Hit and Hacked, Sony Fights Back

By Lipman, Joanne | Newsweek, July 11, 2011 | Go to article overview

Hit and Hacked, Sony Fights Back


Lipman, Joanne, Newsweek


Byline: Joanne Lipman

CEO Howard Stringer on battling cybercrime-and taking on Apple.

Sir Howard Stringer started his career as a journalist, and as he ushers me into his bookshelf-lined conference room, with its glossy table and framed photo of his family at Buckingham Palace the day he was knighted, it's impossible to miss his 10 Emmys for news coverage lined up on the wall.

But today the news business just infuriates him--at least as it concerns Sony Corp., where he serves as CEO. "We are the poster child" of computer hacking, he says more than once. "I feel a little sense of aggrievement--Enough already. If the CIA and the FBI can be hacked, Sony can be hacked--I'm sick of hearing it."

Companies from Citibank to Lockheed Martin have been targeted by hackers recently, but none more prolifically than Sony. The Tokyo-based company's PlayStation game network was offline for almost a month after one hacking incident; then another cyberattack compromised Sony's movie sites. Sony has been pummeled by critics for waiting almost a week before alerting PlayStation customers, and for not encrypting passwords on some entertainment sites.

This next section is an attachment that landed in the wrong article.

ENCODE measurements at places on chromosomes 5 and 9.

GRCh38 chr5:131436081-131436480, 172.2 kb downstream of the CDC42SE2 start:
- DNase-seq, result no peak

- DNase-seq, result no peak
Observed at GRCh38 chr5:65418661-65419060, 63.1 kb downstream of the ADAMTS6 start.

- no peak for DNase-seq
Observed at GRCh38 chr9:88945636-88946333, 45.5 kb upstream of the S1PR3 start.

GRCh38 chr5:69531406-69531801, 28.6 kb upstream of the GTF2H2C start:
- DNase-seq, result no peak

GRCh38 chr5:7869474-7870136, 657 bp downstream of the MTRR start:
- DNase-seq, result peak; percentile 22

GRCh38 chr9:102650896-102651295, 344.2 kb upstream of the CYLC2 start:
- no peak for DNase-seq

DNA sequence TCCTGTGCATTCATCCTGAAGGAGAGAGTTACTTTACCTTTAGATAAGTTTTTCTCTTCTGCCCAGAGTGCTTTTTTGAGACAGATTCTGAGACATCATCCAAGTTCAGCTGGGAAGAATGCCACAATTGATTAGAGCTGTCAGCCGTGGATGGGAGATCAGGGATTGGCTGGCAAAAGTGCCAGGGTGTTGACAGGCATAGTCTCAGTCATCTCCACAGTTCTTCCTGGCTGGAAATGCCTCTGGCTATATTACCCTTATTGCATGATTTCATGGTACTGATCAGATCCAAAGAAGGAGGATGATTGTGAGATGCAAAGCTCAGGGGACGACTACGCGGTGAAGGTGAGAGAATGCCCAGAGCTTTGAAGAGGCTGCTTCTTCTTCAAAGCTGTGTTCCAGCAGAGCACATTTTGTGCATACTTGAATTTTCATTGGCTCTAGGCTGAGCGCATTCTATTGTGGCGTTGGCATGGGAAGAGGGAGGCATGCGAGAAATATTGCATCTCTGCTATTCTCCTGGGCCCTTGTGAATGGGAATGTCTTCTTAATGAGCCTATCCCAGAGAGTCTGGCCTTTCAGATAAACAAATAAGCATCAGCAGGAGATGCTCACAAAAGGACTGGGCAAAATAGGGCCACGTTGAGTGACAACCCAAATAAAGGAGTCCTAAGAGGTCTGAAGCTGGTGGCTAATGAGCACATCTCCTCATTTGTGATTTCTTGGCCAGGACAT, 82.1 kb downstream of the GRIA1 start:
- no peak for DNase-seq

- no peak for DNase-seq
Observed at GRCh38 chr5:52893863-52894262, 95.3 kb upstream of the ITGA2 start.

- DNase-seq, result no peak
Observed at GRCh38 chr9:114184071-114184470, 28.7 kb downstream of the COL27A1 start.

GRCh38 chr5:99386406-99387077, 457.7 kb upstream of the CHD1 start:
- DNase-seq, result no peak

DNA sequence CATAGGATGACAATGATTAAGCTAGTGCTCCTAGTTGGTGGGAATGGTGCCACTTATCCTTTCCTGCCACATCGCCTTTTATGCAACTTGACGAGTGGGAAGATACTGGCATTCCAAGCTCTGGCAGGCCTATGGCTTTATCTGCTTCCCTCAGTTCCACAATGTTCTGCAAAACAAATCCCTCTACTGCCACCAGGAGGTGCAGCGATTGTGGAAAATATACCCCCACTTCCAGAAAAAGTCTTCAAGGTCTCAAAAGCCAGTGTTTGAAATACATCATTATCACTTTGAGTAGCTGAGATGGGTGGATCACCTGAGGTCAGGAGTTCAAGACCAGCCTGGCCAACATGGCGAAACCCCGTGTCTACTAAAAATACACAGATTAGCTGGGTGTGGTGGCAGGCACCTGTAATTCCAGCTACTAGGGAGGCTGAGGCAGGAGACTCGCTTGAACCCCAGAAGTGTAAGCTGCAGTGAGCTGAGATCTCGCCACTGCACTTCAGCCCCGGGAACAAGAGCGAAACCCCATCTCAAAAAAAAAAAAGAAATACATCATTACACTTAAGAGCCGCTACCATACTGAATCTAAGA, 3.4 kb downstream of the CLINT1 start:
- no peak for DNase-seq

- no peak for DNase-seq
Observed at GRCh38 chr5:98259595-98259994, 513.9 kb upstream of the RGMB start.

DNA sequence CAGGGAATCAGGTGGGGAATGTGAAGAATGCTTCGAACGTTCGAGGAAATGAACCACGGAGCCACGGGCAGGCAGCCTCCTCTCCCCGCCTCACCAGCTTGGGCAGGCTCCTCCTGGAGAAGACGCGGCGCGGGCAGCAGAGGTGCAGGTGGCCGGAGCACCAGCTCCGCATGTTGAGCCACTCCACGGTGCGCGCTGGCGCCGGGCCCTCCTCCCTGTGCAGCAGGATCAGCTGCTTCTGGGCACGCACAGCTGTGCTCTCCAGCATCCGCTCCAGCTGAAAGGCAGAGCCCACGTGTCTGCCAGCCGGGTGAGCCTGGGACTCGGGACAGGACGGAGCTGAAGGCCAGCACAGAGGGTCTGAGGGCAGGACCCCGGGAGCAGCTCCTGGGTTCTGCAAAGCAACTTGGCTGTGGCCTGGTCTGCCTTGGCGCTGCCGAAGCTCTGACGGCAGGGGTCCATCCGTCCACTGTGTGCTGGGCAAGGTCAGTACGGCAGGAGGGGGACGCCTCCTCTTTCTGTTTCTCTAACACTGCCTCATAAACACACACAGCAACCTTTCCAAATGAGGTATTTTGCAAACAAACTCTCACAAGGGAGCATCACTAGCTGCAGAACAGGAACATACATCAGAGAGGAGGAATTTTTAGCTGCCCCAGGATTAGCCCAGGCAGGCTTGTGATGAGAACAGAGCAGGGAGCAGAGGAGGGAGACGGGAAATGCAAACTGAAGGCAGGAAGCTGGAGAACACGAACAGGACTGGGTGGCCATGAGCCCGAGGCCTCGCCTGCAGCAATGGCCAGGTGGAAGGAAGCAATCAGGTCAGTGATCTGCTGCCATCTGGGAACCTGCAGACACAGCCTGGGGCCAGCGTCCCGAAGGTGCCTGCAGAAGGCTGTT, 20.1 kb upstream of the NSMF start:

The New York Times even recently raised the question of how long Stringer, who has said he would like to stay on until 2013, can hold on to his job. "Absurd," Stringer calls that speculation. In January of this year, "the board of directors asked me to stay on for three years," he says.

"What we've demonstrated recently is you can be hacked. Period. Every company has some vulnerabilities." He is particularly annoyed that Sony, to his mind, has been bashed more than other companies like Citi, which, after all, is a bank and not an entertainment company, and which took a month to start alerting its customers.

If he's sounding a bit defensive, it's not hard to understand why. Just a few months ago, in January, he seemed on his way toward finally turning around the mammoth electronics and entertainment giant. Then the company got slammed: The Japanese earthquake and tsunami.

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